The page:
29. October 2020

The DSA: Part #04 Better connected through interoperability

A Telefonica customer calling a Vodafone user? Of course this is possible – but this is currently not the case with messaging services. Why is this impossible for Signal, Skype, Threema and WhatsApp? Can’t services function together in a way that is workable for users? Yes, they could if they wanted to. The magic word is interoperability: it means that users can switch to another platform or app without losing their contacts and continue to communicate with them. In other words: If someone publishes content on platform A, their contacts can also read and reply via platforms B, C and D.


Users would no longer have to select their messaging app or social network according to the number of contacts they have there, but could instead chose based on better privacy standards or on the ease of use. The switch to alternative services would enable users to avoid personalised advertising and manipulation on platforms such as Facebook, YouTube and Twitter – without having to forego the convenience of modern communication. So far, these platforms have been focusing on content that will keep users’ attention the longest. This works especially well with polarising, extremist and frightening content and commentary – and has a dramatic impact on our society.


Interoperability therefore not only offers benefits in terms of innovation, quality and privacy, as providers must focus on best performance rather than synergy (as with Facebook Messenger). Experts also explain how interoperability can help improve media diversity and media pluralism (see Ian Brown, pdf). It could also allow to opt for different moderation models, for example to have insults filtered according to our own criteria, and at the same time strengthen Europe’s digital and technological sovereignty by enabling European services to successfully enter the market with an innovative idea.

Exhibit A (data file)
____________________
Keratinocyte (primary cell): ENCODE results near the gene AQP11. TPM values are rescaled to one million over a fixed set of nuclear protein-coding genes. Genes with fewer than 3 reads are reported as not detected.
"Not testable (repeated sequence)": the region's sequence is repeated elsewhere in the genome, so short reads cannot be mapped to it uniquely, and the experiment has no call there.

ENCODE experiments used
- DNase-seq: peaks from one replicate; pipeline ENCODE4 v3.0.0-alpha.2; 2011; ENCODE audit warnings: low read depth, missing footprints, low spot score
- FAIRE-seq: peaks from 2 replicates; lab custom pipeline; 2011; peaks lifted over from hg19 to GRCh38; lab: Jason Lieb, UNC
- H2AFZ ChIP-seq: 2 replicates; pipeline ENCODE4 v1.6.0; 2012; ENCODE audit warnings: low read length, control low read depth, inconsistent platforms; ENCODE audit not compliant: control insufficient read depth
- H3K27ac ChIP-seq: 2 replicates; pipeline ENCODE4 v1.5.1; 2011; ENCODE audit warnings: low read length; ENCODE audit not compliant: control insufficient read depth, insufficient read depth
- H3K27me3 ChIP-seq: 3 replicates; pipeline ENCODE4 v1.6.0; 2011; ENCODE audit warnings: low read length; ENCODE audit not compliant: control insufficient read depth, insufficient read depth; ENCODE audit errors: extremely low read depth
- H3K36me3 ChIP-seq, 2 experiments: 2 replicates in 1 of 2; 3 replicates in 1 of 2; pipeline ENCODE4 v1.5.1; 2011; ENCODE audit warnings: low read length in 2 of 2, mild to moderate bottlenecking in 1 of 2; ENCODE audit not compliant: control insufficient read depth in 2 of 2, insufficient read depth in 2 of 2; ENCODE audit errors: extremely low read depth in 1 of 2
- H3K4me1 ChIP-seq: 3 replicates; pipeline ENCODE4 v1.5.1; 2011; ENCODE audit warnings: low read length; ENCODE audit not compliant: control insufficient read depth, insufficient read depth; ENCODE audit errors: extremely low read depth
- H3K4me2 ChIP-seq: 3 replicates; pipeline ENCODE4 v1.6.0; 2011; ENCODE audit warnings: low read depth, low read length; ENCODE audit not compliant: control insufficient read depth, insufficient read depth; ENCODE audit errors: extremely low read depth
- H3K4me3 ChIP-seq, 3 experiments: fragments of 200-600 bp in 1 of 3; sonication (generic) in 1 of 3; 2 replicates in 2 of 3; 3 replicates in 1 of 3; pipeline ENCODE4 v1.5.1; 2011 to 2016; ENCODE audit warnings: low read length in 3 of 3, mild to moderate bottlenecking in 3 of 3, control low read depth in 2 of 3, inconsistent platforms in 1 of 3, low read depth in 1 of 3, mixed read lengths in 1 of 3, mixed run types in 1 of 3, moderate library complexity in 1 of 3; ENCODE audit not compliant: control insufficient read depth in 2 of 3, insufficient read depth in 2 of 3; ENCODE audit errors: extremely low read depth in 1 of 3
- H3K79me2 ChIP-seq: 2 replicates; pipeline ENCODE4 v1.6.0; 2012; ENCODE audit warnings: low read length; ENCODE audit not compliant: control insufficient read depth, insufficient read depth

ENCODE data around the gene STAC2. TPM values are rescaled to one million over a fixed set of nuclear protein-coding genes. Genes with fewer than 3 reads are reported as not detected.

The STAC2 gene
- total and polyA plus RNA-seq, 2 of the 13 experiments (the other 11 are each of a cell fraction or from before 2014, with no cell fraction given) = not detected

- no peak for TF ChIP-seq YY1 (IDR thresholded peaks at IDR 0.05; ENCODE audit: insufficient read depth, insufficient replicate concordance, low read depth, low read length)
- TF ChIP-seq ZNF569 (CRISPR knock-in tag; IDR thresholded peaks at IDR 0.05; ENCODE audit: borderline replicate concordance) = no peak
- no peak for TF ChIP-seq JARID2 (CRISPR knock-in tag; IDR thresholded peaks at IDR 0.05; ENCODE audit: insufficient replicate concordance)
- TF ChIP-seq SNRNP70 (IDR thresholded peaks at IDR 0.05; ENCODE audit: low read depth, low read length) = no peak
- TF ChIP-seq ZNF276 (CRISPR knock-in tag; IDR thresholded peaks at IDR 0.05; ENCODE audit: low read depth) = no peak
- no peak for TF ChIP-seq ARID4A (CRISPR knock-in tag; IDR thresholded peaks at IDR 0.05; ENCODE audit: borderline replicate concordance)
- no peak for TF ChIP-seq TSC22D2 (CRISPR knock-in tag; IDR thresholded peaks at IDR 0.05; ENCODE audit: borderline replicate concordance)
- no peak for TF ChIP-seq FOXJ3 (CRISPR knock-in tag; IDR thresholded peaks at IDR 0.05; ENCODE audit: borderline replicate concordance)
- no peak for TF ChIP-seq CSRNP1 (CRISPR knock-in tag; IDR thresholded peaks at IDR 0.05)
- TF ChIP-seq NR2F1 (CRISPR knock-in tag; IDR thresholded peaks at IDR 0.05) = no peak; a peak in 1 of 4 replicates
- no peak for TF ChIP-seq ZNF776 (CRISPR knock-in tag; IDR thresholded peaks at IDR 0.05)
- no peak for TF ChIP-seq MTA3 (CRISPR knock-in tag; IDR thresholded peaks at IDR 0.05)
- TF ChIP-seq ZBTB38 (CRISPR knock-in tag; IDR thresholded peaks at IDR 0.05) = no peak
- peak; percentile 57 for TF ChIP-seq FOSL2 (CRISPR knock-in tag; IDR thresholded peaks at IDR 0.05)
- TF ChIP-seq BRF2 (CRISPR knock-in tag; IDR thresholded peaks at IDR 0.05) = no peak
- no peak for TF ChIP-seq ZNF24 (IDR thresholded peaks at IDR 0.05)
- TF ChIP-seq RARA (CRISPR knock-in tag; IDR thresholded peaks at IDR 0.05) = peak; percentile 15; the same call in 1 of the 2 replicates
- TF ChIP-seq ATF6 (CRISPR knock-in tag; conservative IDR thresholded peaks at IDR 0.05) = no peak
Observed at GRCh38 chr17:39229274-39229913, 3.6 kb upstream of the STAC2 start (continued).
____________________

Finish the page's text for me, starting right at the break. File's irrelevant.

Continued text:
My internet of the future

  • Users should be able to view posts by friends on other platforms without needing to have an account with the originating service. For example, if they switch from Facebook to another platform, they can still see their friends’ posts there.
  • Similarly, users should be able to interact with closed message or chat groups on other platforms. This means, for example, that you don’t have to install three different messaging applications on your phone, but you can choose one and then exchange messages across different providers.
  • In order to improve the autonomy and choice of users, the major platforms should allow third-party content providers to moderate content if users wish. For example, if you do not like the way Facebook displays content, you could delegate this task to an independent organisation that specialises in certain moderation practices and organises the discourse in a way that benefits the public good or allows you to set your own priorities.
  • In other words, large social networks can be forced into interoperability by a mandatory unbundling measure. Content hosting and moderation would then be technically and contractually separated. Dominant social media platforms would thus still be able to moderate content on their platforms, but they would also have to allow competitors to allow competing moderation services on their platforms. Such measures are nothing new and have already successfully led to more competition in the telecommunications sector.
  • Application programming interfaces (APIs) must be easy to find, well documented and transparent.


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